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Villaruel filed with the NLRC NCR-Quezon City a Complaint for payment of separation pay against Yuhans Enterprises.
Petitioner alleged that in June 1963, he was employed as a machine operator by Ribonette Manufacturing Company, an enterprise engaged in the business of manufacturing and selling PVC pipes and is owned and managed by herein respondent Yeo Han Guan.
Petitioner further alleged that in October 1998, he got sick and was confined in a hospital; In December 1998, he reported for work but was no longer permitted to go back because of his illness; he asked that respondent allow him to continue working but be assigned a lighter kind of work but his request was denied; instead, he was offered a sum of P15,000.00 as his separation pay; however, the said amount corresponds only to the period between 1993 and 1999; petitioner prayed that he be granted separation pay computed from his first day of employment in June 1963, but respondent refused.
On the other hand, respondent averred that petitioner was hired as machine operator from March 1993 until he stopped working sometime in February 1999 on the ground that he was suffering from illness; after his recovery, petitioner was directed to report for work, but he never showed up. Respondent was later caught by surprise when petitioner filed the instant case for recovery of separation pay. Respondent claimed that he never terminated the services of petitioner and that during their mandatory conference, he even told the latter that he could go back to work anytime but petitioner clearly manifested that he was no longer interested in returning to work and instead asked for separation pay.
Whether or not Villaruel is entitled to separation pay.
YES, but only financial assistance as a measure of social justice.
Article 284 of the Labor Code reads:
An employer may terminate the services of an employee who has been found to be suffering from any disease and whose continued employment is prohibited by law or is prejudicial to his health as well as to the health of his co-employees:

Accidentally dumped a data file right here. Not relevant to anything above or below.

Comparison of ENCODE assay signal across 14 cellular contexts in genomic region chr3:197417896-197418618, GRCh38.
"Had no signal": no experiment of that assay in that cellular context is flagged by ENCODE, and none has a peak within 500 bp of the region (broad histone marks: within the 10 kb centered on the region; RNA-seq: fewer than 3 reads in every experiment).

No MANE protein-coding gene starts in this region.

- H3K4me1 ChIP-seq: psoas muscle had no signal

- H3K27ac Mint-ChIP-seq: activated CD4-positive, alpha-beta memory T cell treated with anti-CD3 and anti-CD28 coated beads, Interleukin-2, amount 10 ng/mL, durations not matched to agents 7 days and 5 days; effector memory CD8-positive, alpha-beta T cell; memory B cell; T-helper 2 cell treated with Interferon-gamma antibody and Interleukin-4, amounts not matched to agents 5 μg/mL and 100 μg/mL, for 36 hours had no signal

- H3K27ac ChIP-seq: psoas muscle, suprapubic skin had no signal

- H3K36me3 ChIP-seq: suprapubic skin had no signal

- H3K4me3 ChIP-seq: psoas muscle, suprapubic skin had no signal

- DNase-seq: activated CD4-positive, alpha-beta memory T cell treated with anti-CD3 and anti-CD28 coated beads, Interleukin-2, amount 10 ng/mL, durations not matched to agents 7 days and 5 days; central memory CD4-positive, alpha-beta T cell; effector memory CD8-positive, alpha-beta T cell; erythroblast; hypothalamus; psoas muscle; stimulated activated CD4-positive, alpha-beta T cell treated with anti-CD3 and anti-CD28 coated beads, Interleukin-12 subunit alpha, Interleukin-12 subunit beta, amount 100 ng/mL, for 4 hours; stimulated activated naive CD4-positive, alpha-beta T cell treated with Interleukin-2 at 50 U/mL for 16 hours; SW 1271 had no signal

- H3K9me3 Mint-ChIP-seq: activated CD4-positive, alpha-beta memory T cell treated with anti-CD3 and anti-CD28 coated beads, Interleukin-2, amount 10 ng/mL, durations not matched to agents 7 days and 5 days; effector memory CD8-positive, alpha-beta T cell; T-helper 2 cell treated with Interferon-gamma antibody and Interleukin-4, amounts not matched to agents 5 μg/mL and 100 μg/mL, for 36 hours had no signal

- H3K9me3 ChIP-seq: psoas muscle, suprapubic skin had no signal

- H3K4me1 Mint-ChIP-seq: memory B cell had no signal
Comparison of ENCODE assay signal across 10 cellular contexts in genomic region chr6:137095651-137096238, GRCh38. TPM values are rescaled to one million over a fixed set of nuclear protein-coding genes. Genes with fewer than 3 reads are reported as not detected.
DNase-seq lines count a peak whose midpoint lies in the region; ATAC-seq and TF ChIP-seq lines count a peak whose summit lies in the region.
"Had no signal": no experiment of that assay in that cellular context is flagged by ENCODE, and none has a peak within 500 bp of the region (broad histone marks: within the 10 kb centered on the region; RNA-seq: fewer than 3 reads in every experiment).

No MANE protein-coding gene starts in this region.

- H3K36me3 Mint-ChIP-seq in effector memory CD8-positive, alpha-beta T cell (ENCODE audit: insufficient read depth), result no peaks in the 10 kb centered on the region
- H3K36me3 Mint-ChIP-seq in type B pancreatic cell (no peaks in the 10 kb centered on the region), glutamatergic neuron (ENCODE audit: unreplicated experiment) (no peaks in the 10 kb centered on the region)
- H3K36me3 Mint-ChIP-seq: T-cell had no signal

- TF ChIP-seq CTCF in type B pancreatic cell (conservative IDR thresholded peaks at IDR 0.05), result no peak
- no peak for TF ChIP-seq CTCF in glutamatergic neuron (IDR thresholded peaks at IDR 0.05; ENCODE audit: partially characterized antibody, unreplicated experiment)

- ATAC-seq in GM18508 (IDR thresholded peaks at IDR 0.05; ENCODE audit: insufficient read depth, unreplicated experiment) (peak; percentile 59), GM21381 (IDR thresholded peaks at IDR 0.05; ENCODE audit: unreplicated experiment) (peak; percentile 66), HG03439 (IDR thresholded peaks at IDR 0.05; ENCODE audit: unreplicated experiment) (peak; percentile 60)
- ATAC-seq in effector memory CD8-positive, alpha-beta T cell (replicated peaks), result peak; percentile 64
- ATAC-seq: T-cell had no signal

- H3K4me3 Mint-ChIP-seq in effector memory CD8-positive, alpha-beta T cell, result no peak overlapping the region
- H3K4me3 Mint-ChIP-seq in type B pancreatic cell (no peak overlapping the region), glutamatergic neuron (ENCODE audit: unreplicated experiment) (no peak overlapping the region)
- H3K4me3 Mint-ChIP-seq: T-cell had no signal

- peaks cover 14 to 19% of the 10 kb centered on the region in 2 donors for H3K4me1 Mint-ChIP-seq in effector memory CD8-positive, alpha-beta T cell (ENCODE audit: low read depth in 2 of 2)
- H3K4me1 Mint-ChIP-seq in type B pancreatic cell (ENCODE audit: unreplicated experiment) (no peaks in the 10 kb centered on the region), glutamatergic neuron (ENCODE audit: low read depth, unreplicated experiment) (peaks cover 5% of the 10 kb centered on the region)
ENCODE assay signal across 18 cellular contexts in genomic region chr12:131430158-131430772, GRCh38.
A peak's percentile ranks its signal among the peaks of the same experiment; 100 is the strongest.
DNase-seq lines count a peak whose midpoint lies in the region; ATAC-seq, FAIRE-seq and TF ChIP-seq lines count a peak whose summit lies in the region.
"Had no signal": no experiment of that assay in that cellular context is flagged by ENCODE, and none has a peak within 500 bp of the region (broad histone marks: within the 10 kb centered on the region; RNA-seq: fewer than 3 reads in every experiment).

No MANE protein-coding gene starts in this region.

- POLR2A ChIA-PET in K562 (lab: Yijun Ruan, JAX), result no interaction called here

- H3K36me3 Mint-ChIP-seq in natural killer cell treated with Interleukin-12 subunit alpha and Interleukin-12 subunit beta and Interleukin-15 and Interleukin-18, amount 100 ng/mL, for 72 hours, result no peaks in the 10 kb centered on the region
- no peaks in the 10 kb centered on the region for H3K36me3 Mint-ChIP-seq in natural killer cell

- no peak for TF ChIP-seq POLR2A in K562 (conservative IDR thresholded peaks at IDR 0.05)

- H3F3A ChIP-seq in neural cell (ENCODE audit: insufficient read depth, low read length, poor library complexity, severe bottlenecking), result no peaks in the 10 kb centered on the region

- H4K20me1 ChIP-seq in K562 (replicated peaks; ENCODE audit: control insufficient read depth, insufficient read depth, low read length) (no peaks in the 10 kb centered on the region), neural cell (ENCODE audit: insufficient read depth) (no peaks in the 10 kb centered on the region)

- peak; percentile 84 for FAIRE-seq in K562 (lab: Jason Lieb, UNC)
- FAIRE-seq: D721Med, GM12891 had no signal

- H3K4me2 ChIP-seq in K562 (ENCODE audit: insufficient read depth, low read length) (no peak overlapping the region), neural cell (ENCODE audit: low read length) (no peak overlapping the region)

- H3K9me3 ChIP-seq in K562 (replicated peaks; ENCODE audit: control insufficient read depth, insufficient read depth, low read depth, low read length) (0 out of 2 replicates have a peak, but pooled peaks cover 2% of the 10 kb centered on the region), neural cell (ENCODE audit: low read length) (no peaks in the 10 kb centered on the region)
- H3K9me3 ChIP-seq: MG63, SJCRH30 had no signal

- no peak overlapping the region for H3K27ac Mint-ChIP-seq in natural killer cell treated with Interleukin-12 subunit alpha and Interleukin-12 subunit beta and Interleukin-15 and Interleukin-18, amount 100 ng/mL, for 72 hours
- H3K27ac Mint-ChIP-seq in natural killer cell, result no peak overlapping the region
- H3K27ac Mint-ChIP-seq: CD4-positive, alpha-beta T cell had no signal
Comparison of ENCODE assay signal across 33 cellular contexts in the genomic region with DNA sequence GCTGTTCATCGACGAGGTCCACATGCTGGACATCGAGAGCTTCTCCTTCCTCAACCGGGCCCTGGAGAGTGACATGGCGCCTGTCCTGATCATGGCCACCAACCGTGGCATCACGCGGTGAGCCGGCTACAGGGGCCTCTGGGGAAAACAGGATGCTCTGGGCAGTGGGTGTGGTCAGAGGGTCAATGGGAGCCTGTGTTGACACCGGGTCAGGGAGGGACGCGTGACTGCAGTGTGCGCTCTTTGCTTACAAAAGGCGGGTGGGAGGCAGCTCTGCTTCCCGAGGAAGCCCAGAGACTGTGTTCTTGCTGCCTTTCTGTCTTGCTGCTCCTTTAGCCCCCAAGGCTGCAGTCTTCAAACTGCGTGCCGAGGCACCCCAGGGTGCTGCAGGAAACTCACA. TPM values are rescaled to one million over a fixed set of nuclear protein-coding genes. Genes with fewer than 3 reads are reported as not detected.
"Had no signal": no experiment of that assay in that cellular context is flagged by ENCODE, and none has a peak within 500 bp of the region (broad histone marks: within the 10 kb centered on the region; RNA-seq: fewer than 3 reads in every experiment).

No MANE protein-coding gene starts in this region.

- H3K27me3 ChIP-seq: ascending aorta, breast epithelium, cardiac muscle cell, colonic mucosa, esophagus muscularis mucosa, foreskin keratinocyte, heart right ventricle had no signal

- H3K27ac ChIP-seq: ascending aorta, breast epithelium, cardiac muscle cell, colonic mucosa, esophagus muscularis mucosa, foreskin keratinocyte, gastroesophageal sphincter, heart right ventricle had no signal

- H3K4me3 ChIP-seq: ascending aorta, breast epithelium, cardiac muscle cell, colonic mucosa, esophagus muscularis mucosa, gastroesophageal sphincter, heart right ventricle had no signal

Provided, That he is paid separation pay equivalent to at least 1 month salary or to ½ month salary for every year of service whichever is greater, a fraction of at least six months being considered as 1 whole year.
A plain reading of the above quoted provision clearly presupposes that it is the employer who terminates the services of the employee found to be suffering from any disease and whose continued employment is prohibited by law or is prejudicial to his health as well as to the health of his co-employees. It does not contemplate a situation where it is the employee who severs his or her employment ties.
The Court agrees with the CA in its observation of the following circumstances as proof that respondent did not terminate Villaruel’s employment: first, the only cause of action in petitioner’s original complaint is that he was “offered a very low separation pay”; second, there was no allegation of illegal dismissal, both in petitioner’s original and amended complaints and position paper; and, third, there was no prayer for reinstatement. This is tantamount to resignation.
Resignation is defined as the voluntary act of an employee who finds himself in a situation where he believes that personal reasons cannot be sacrificed in favor of the exigency of the service and he has no other choice but to disassociate himself from his employment
However, there is no provision in the Labor Code which grants separation pay to voluntarily resigning employees. In fact, the rule is that an employee who voluntarily resigns from employment is not entitled to separation pay, except when it is stipulated in the employment contract or CBA, or it is sanctioned by established employer practice or policy.
Since petitioner was not terminated from his employment and, instead, is deemed to have resigned therefrom, he is not entitled to separation pay under the provisions of the Labor Code.